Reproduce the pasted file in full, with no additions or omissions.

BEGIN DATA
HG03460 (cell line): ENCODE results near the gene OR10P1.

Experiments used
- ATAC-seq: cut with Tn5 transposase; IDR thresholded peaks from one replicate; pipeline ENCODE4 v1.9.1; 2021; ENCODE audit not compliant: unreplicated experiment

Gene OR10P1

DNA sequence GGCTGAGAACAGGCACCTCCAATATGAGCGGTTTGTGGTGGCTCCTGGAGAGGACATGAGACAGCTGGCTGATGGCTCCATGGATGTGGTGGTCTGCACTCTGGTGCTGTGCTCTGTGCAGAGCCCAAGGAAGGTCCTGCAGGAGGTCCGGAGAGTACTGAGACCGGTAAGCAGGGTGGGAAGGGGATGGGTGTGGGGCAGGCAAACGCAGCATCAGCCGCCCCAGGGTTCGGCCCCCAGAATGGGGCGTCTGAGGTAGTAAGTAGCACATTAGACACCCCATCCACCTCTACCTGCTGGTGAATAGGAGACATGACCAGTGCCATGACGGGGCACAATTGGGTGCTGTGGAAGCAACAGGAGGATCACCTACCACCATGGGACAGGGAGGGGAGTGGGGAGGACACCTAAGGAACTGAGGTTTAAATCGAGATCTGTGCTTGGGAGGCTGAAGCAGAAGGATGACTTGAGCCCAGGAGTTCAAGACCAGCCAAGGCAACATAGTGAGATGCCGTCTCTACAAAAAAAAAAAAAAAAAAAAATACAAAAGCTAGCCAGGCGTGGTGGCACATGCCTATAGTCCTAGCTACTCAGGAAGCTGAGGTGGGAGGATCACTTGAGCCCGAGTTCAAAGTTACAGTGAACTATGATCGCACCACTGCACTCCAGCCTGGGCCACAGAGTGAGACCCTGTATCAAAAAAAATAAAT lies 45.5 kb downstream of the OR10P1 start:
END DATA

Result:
HG03460 (cell line): ENCODE results near the gene OR10P1.

Experiments used
- ATAC-seq: cut with Tn5 transposase; IDR thresholded peaks from one replicate; pipeline ENCODE4 v1.9.1; 2021; ENCODE audit not compliant: unreplicated experiment

Gene OR10P1

DNA sequence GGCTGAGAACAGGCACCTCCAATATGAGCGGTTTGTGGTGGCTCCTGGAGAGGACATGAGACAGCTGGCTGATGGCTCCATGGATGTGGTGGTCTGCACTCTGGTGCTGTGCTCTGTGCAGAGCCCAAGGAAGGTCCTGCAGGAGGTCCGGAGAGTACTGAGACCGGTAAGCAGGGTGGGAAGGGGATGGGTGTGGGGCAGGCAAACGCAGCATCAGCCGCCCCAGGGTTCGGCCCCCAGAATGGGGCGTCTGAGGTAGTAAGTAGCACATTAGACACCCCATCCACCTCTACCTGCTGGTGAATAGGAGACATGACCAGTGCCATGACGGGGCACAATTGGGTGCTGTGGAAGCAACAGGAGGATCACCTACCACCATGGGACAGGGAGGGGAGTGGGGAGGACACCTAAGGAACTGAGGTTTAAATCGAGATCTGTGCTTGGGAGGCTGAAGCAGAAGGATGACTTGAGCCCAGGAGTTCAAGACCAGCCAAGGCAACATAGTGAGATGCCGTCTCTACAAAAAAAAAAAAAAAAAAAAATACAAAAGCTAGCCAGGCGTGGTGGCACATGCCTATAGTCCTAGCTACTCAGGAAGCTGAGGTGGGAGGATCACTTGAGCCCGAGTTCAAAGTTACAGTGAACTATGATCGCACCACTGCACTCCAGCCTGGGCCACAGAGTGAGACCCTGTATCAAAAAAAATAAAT lies 45.5 kb downstream of the OR10P1 start: